Last week, I spoke at SCO Forum and have been fascinated at how far some folks appear to be going to misquote the keynote I delivered there. If you separate yourself from bias, you will see that I never said that all folks who buy the concept of free software are idiots — only some of them. You also will see that I am very clear that “free,” in the context of my talk, is, in fact, free as in free beer. I do know the difference between that and free as in freedom.
You’ll also note that I don’t mention open-source software very much at all and that “open source” clearly isn’t in the title of the keynote, regardless of what some postings around the Net have said. I’m a big believer in freedom and I also believe that a large number of Linux backers only believe in free as in “free only if you agree,” which denies choice and, in my view, isn’t freedom at all.
Personal Experience and Groklaw
I spent a lot of the keynote talking about personal experiences at IBM, but this was to focus on something that I’ve called the “big company disease,” which is where a large company can do some incredibly stupid things because they are concealed by the firm’s complexity.
This was to showcase how some of what SCO alleges is possible, but it also was to remind some of the users that this problem likely exists in their own companies. This message was not specific to open-source software or to Linux.
I did refer to Groklaw as a propaganda site, which it is. Any site that claims to be against something and then generates a lot of it is a propaganda site in my view.
Groklaw claims to be an anti-FUD site, but it generates more anti-SCO FUD than almost any other site I could mention. What really upset me were the folks in the keynote audience writing for Groklaw and apparently mischaracterizing what was going on at the SCO Forum.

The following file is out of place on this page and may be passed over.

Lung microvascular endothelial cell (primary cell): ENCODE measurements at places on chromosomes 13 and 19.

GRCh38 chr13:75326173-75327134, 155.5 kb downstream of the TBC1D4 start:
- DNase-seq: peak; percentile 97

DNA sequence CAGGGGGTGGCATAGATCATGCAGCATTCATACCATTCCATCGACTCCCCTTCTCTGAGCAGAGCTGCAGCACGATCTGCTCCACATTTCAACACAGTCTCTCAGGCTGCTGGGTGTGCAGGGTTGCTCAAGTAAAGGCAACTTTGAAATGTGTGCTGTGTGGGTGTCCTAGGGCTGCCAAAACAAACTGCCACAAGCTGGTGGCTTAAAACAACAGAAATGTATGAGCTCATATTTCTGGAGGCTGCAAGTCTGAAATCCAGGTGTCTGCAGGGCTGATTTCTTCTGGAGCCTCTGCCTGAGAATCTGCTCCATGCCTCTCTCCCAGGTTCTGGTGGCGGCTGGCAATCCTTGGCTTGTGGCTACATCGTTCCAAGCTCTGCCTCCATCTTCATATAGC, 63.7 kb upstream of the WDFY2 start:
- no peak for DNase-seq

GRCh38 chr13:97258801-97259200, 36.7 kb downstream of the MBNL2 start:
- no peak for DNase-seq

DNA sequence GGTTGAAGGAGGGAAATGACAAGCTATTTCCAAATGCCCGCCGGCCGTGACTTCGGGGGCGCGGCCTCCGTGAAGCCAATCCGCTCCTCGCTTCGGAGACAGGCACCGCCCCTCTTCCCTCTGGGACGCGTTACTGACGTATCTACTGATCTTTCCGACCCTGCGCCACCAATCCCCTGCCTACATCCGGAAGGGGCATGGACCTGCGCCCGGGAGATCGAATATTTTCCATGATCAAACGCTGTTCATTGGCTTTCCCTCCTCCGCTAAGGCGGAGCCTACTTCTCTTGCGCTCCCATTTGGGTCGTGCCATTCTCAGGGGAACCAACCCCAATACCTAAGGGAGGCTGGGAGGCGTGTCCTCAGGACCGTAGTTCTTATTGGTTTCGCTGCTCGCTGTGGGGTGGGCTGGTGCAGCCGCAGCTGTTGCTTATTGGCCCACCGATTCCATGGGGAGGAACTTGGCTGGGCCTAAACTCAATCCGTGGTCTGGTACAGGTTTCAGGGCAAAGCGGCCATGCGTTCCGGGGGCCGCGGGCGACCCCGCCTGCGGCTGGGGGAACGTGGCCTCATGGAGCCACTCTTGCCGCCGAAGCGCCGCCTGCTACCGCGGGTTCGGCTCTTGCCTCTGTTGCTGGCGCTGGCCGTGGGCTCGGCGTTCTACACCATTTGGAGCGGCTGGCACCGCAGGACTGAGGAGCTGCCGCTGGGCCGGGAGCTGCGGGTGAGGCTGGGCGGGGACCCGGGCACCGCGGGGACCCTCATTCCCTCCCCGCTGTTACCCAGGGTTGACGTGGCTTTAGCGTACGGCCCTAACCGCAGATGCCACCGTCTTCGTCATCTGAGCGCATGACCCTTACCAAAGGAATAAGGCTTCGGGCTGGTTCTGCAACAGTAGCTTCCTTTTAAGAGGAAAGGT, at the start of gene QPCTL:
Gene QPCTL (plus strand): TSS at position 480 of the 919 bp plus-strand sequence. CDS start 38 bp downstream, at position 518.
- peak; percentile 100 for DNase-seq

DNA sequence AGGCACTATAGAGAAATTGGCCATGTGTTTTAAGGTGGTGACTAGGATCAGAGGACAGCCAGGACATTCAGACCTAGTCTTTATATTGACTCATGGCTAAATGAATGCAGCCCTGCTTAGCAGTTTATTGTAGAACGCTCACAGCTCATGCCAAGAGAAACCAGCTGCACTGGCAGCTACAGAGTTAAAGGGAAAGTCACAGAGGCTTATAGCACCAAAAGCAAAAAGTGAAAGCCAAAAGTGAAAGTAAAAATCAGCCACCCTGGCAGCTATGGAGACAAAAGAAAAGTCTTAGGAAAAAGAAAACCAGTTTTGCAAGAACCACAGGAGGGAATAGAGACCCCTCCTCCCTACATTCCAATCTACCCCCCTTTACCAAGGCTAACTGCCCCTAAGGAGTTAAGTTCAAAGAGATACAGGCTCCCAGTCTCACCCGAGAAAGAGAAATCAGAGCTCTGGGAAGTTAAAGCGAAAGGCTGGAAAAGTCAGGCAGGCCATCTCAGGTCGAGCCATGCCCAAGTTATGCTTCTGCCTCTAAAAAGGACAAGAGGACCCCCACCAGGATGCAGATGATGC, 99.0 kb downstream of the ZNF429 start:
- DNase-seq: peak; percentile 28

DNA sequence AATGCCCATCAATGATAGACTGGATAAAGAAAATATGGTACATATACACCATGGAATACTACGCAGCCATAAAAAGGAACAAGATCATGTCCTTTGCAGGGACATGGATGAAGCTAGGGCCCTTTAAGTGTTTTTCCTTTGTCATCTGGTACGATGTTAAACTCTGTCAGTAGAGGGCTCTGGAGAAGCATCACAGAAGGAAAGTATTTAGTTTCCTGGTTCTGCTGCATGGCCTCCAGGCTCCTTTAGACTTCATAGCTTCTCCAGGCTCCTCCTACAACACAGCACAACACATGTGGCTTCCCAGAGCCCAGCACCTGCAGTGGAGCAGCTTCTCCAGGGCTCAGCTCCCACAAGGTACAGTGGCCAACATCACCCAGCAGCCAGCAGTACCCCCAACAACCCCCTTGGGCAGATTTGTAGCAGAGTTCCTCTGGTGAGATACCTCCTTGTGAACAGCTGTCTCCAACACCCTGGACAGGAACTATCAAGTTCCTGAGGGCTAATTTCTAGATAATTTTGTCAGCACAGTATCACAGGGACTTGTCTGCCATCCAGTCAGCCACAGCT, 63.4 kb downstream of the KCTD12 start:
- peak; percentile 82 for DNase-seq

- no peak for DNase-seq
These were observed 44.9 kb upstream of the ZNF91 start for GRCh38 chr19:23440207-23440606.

The last part of the talk was on free — as in free beer — software. In the keynote, I called out three types and focused on the fact that most “free enterprise software” isn’t free.
And the “idiots” I call out in the keynote are those who use free software and don’t understand the related costs. You see, even here, my focus is on people who make decisions without reading the fine print.
I have no problem with people who use this stuff and really understand the risks associated with that use, but I feel very strongly that people who make a decision without considering both the negative and positive consequences are, in fact, idiots.
In the end, the talk focused more on preserving the freedoms we enjoy by protecting the freedoms of others, making informed decisions and acting against those who improperly use the threat of force to further their own agendas.
It’s hard to disagree with these points, which are likely why the keynote is being so widely misquoted this week. Strangely enough, this phenomenon introduces one final point: Many of you are being manipulated by others. What you have read on sites like Groklaw about this keynote, compared to what I actually said, should prove that point enough so you start asking critical questions.
Those questions can lead to better decisions, and better decisions are what I’ve always been about. That’s my “secret agenda,” and it always has been.
Rob Enderle, a TechNewsWorld columnist, is the Principal Analyst for the Enderle Group, a consultancy that focuses on personal technology products and trends.